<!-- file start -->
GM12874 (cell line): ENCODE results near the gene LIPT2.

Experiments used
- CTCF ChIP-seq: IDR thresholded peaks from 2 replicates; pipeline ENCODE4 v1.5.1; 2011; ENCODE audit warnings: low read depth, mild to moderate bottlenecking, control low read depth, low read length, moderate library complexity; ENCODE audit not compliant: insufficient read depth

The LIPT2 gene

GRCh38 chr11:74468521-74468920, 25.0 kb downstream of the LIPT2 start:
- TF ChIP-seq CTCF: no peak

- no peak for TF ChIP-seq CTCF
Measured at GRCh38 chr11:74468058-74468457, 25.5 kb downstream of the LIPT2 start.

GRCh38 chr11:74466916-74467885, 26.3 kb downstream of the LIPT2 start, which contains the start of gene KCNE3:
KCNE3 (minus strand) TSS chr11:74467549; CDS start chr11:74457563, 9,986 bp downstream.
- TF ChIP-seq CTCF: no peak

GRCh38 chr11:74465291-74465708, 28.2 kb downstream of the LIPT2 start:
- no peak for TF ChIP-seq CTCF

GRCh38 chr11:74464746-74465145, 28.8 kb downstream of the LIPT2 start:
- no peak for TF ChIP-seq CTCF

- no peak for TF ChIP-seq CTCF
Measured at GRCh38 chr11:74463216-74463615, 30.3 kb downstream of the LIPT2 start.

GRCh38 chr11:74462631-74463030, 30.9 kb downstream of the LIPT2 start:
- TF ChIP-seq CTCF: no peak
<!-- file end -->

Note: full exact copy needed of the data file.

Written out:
GM12874 (cell line): ENCODE results near the gene LIPT2.

Experiments used
- CTCF ChIP-seq: IDR thresholded peaks from 2 replicates; pipeline ENCODE4 v1.5.1; 2011; ENCODE audit warnings: low read depth, mild to moderate bottlenecking, control low read depth, low read length, moderate library complexity; ENCODE audit not compliant: insufficient read depth

The LIPT2 gene

GRCh38 chr11:74468521-74468920, 25.0 kb downstream of the LIPT2 start:
- TF ChIP-seq CTCF: no peak

- no peak for TF ChIP-seq CTCF
Measured at GRCh38 chr11:74468058-74468457, 25.5 kb downstream of the LIPT2 start.

GRCh38 chr11:74466916-74467885, 26.3 kb downstream of the LIPT2 start, which contains the start of gene KCNE3:
KCNE3 (minus strand) TSS chr11:74467549; CDS start chr11:74457563, 9,986 bp downstream.
- TF ChIP-seq CTCF: no peak

GRCh38 chr11:74465291-74465708, 28.2 kb downstream of the LIPT2 start:
- no peak for TF ChIP-seq CTCF

GRCh38 chr11:74464746-74465145, 28.8 kb downstream of the LIPT2 start:
- no peak for TF ChIP-seq CTCF

- no peak for TF ChIP-seq CTCF
Measured at GRCh38 chr11:74463216-74463615, 30.3 kb downstream of the LIPT2 start.

GRCh38 chr11:74462631-74463030, 30.9 kb downstream of the LIPT2 start:
- TF ChIP-seq CTCF: no peak